Prayer is one of my biggest battles. My flesh often fights against a spiritual desire to pray. And I’m not sure why. Maybe it’s because my prayers make a difference.
I recently spoke with two individuals going through tremendous difficulty. And they convinced me of something. Both of them are much older than me. More experienced in this thing called life. And here I am, a young preacher, learning to grapple with empathy.
How am I supposed to speak into that level of pain? I mean, I don’t know what it’s like to be in their shoes. But I’m called to be present in their situations.
With little to say, I responded with the same four words to both people. I said, “We’re praying for you.” And I meant it. Both times.
It was their response to my four words that left me surprised. Each person responded with heartfelt gratitude. Both of them alluded to the heavy value they place on prayer. Both of them appeared to see prayer as their greatest hope. And in both of their responses, I saw each one plead, “I’m counting on your prayers.”
They left this young man amazed. Neither of them seemed to expect a better response to their heartache. Instead, they recognized the incredible power of prayer.
I’ve prayed my entire life. As a child, I prayed the classic “God is great, God is good” prayer. As a student in a Christian school, I prayed a Latin prayer. As a student in a Christian college, I prayed a Hebrew prayer. And I still pray. Each and every day. But not nearly enough. Or, at least not intentional enough.
The Bible says, “Therefore, confess your sins to one another and pray for one another, that you may be healed. The prayer of a righteous person has great power as it is working” (James 5:16 ESV).
I’m convinced that someone, somewhere is counting on your prayers. Why? Because they make a difference. That’s my message. God wants you to pray like someone is counting on your prayers. But allow me to expand on this thought for a moment.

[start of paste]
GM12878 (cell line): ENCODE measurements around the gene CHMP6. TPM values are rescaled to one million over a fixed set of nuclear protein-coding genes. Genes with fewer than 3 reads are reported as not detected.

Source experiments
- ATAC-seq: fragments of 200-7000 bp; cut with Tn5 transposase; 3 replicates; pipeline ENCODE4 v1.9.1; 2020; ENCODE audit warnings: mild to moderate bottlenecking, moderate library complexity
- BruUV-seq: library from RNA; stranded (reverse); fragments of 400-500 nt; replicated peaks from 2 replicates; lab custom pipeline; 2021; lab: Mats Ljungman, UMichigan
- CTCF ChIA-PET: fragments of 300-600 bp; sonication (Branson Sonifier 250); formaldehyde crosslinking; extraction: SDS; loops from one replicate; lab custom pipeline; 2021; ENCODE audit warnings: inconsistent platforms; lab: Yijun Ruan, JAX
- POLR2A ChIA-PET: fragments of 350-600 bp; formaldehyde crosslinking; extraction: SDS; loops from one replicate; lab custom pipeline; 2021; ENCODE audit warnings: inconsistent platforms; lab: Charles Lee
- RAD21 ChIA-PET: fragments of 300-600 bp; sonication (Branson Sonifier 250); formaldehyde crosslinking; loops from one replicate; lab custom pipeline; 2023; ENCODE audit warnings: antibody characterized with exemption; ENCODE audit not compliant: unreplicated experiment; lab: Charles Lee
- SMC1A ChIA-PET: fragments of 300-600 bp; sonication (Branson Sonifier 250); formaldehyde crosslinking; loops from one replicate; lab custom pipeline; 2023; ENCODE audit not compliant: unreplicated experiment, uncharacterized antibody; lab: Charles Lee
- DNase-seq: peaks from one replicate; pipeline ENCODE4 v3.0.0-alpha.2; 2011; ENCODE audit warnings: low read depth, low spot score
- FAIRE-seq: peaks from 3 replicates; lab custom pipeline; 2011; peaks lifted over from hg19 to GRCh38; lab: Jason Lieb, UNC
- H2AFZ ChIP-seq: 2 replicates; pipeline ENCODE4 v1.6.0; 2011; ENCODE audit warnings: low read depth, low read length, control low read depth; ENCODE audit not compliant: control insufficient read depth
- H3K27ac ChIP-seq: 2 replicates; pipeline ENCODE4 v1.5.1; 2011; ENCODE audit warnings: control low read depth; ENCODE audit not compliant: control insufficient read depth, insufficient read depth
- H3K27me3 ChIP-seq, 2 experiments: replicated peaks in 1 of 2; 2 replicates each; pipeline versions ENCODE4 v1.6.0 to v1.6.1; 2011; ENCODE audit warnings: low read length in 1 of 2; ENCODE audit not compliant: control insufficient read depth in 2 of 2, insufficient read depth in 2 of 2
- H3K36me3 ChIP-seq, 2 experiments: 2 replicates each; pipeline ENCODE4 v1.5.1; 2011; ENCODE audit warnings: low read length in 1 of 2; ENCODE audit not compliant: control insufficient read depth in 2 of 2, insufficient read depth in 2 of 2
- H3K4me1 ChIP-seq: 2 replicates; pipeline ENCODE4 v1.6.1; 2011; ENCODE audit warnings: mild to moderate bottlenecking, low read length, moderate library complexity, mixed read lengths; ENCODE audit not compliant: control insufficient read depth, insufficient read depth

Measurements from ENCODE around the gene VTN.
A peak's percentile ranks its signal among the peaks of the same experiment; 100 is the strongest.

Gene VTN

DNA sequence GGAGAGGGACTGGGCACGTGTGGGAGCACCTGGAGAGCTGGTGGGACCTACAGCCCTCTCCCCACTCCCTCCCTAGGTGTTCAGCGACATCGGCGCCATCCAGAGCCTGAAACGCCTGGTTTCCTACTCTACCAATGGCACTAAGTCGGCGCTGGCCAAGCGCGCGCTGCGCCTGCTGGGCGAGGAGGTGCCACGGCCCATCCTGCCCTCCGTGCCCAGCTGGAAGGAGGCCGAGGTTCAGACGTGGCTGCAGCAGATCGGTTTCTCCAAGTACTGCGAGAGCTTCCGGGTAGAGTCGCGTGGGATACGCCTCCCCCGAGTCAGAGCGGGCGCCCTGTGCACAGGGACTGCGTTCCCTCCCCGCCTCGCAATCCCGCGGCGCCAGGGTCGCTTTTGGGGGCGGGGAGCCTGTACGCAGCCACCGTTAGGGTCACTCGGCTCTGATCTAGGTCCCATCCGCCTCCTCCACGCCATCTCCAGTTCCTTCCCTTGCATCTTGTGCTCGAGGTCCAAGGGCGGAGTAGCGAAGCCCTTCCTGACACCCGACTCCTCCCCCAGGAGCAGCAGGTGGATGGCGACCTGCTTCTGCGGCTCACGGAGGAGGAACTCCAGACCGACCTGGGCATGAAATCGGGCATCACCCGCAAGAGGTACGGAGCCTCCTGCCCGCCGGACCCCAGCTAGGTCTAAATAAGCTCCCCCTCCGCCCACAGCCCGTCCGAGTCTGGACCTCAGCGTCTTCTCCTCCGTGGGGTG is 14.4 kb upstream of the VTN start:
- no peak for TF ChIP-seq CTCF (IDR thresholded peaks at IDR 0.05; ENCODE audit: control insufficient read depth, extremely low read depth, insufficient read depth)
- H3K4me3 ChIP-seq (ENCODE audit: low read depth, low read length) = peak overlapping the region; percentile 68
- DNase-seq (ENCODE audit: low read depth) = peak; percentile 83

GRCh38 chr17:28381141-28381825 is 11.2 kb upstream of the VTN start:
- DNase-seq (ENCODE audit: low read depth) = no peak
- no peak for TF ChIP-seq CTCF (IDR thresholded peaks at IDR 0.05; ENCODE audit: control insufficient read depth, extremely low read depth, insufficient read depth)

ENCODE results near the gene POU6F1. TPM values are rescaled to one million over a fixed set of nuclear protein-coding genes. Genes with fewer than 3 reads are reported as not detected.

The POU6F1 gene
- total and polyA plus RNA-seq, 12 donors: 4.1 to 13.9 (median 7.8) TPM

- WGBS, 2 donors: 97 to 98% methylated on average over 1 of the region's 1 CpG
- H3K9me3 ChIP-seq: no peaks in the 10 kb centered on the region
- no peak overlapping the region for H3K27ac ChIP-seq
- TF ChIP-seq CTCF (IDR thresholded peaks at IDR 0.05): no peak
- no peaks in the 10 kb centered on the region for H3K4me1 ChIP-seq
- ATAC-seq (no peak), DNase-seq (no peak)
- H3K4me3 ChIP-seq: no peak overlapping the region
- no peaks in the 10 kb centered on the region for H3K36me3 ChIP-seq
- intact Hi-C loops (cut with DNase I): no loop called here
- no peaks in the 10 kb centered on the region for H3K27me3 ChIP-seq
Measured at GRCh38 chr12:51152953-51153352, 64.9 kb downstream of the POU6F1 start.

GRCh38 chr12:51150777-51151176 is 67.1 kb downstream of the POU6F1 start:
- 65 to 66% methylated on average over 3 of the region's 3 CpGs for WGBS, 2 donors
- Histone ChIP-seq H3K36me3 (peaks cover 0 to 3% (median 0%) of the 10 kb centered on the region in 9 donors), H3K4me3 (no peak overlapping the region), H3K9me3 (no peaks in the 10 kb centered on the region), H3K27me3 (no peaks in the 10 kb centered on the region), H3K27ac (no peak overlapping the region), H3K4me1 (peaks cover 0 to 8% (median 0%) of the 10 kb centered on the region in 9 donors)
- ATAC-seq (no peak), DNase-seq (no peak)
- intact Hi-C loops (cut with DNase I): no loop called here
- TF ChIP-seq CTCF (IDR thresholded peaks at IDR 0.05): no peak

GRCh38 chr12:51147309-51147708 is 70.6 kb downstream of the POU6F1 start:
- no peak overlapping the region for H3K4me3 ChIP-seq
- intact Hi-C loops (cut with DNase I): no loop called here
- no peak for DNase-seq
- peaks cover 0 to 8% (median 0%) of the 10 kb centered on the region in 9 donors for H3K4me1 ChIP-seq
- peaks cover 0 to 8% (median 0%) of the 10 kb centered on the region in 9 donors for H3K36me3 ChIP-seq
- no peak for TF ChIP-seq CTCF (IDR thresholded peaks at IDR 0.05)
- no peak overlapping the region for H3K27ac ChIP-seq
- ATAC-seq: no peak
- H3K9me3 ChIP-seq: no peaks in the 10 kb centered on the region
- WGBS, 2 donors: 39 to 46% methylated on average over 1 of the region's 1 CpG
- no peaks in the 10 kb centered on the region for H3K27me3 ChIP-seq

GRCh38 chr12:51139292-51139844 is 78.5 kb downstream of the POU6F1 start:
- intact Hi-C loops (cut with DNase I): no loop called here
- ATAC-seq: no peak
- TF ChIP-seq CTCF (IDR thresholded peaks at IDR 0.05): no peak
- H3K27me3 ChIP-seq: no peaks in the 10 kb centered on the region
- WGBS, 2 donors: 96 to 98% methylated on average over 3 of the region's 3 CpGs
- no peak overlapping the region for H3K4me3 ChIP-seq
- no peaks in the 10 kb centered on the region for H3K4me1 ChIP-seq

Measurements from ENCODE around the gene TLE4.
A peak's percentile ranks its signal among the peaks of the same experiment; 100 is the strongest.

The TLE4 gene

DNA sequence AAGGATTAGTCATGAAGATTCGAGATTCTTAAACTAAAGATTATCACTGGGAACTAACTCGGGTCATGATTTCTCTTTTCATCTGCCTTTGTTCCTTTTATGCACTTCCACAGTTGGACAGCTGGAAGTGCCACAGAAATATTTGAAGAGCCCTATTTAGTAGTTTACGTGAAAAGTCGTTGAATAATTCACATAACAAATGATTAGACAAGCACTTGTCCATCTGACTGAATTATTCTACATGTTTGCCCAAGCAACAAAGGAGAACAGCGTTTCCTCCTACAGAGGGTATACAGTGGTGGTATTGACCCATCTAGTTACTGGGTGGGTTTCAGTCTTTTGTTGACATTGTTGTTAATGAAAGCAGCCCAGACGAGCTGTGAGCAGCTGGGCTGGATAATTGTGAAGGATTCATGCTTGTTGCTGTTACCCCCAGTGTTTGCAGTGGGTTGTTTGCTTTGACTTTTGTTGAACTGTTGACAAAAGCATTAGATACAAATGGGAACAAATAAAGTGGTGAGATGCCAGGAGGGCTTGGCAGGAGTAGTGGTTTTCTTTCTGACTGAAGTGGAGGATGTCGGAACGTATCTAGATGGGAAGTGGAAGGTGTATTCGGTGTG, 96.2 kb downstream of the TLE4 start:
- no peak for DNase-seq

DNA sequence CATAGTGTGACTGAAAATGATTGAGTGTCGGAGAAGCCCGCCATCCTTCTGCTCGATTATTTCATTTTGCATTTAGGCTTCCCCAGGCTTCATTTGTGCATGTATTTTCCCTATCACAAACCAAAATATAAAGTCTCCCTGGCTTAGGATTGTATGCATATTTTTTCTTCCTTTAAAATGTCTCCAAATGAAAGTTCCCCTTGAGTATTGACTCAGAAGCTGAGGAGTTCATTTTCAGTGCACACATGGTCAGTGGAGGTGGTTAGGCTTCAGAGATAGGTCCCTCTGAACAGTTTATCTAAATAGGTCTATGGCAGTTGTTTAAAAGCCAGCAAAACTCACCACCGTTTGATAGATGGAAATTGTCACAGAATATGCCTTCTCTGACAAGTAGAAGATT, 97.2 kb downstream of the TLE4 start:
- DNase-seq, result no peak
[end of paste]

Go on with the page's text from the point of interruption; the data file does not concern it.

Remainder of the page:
Jesus shares a story with His disciples. “And he said to them, ‘Which of you who has a friend will go to him at midnight and say to him, “Friend, lend me three loaves, for a friend of mine has arrived on a journey, and I have nothing to set before him”; and he will answer from within, “Do not bother me; the door is now shut, and my children are with me in bed. I cannot get up and give you anything”’” (Luke 11:5-7 ESV).
In this story, the guy in bed represents God. The guy beating on the door represents me and you. And the guy waiting for bread represents the people we’re praying for.
While people are counting on our prayers, the full burden doesn’t rest on us. In Luke 11, the only one able to provide the answer is the one behind the closed door. We can “knock” all we want, but the one behind the door still chooses whether to answer or not. And remember, the one behind the door represents God. But your knocking—your praying—does make a difference.
Jesus continues, “‘I tell you, though he will not get up and give him anything because he is his friend, yet because of his impudence he will rise and give him whatever he needs. And I tell you, ask, and it will be given to you; seek, and you will find; knock, and it will be opened to you. For everyone who asks receives, and the one who seeks finds, and to the one who knocks it will be opened’” (v. 8-10 ESV).
Someone, somewhere is counting on your prayers. Not because the ultimate answer depends on you. After all, God is the giver of every good and perfect gift (see James 1:17). But as disciples of Jesus, we have a part to play. We have a God who listens to our prayers.
With that being said, pray like someone is counting on your prayers. They hold more power than you think. They make a bigger difference than you think. Then, trust the Giver of good gifts to answer according to His will.
Isaiah Pauley is passionate about sharing Jesus in a simple way. Follow the journey of this young pastor at www.isaiahpauley.com, on Facebook at Isaiah Pauley Page, or on Instagram @isaiahpauley.